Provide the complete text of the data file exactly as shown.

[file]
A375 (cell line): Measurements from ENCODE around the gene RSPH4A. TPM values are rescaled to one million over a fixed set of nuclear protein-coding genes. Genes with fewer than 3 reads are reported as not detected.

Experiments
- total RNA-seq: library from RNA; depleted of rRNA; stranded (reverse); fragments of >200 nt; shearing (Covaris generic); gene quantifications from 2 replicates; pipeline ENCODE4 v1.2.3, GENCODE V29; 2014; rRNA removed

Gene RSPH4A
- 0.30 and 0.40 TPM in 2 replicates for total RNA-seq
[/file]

A375 (cell line): Measurements from ENCODE around the gene RSPH4A. TPM values are rescaled to one million over a fixed set of nuclear protein-coding genes. Genes with fewer than 3 reads are reported as not detected.

Experiments
- total RNA-seq: library from RNA; depleted of rRNA; stranded (reverse); fragments of >200 nt; shearing (Covaris generic); gene quantifications from 2 replicates; pipeline ENCODE4 v1.2.3, GENCODE V29; 2014; rRNA removed

Gene RSPH4A
- 0.30 and 0.40 TPM in 2 replicates for total RNA-seq